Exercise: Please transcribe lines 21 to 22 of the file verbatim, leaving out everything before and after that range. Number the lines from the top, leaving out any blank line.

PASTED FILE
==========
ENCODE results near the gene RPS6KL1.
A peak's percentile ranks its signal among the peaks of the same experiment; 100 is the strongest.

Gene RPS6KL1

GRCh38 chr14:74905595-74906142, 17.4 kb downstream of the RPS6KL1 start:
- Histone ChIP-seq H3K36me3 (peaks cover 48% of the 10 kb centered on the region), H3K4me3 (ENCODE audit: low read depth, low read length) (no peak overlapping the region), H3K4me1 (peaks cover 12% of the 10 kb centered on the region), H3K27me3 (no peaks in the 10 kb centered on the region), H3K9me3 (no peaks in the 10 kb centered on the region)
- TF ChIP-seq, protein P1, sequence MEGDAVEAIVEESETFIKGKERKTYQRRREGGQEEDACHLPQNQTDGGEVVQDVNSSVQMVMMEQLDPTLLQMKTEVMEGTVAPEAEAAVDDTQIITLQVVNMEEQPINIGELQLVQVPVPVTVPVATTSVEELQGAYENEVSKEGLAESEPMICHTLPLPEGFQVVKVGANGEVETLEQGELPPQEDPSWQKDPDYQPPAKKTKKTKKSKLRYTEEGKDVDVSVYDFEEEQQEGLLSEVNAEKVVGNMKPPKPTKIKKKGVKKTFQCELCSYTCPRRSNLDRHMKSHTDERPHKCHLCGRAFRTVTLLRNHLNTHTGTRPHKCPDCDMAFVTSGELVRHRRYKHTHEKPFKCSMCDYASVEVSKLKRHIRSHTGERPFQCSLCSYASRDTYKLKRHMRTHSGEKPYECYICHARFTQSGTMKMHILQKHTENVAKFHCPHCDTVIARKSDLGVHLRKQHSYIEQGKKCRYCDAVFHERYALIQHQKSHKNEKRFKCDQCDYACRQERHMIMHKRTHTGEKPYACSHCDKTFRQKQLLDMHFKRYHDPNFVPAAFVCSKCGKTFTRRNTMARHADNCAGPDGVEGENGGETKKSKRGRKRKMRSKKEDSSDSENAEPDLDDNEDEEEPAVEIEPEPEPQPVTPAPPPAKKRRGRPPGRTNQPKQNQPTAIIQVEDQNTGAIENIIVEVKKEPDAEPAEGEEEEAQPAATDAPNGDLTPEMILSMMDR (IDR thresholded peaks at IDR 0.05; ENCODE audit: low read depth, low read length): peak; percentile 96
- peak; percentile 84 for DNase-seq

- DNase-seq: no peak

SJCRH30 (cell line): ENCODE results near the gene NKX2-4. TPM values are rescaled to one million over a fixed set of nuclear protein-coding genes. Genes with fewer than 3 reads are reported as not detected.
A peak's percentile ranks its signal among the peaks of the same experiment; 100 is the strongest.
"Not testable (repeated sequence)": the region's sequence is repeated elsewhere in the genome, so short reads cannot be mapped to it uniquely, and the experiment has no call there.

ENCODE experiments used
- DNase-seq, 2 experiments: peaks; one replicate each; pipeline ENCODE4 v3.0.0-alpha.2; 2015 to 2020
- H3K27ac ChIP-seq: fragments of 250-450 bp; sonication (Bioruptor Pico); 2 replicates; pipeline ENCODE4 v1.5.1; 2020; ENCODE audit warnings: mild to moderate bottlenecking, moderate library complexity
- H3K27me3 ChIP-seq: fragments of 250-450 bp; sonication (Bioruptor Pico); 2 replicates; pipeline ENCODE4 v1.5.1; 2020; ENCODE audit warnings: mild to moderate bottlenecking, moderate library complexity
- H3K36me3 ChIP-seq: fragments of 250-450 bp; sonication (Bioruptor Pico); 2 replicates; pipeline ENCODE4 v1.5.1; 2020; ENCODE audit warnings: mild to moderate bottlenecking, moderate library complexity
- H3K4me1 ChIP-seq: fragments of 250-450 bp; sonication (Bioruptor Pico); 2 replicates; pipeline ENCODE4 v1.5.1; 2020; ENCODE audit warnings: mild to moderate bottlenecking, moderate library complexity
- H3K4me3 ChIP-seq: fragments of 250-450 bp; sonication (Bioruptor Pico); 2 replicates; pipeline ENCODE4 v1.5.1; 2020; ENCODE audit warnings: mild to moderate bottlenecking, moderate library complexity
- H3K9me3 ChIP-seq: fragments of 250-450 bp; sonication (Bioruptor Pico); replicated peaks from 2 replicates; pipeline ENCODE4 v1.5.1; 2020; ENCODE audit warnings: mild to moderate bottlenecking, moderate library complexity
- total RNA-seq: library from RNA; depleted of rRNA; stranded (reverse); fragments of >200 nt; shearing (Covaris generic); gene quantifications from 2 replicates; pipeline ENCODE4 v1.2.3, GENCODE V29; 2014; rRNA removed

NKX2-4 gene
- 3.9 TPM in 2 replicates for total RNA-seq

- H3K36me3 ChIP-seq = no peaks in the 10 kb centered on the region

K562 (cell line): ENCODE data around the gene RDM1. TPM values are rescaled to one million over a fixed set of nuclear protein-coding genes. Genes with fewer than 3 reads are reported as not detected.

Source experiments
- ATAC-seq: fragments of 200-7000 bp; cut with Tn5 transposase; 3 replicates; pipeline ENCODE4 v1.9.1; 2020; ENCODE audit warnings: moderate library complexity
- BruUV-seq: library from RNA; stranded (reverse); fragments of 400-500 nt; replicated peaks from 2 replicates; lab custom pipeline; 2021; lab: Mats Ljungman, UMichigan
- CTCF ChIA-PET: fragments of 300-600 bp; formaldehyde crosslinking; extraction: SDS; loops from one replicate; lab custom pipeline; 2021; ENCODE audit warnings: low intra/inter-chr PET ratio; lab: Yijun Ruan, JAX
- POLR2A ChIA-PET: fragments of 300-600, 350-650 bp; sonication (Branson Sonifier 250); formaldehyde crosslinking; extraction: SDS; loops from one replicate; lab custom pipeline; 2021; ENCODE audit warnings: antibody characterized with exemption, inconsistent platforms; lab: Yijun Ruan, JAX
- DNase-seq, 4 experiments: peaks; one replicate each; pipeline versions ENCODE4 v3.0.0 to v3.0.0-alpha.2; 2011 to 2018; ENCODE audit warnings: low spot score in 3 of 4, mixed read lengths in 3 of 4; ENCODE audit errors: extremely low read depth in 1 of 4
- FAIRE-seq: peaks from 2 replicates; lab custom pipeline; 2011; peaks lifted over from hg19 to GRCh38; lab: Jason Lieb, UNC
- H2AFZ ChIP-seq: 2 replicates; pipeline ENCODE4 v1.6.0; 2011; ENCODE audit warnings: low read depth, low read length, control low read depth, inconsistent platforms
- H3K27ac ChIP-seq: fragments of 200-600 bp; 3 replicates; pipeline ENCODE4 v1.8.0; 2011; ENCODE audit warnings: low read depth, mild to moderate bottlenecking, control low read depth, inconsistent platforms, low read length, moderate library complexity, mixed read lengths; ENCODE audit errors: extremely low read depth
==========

NKX2-4 gene
- 3.9 TPM in 2 replicates for total RNA-seq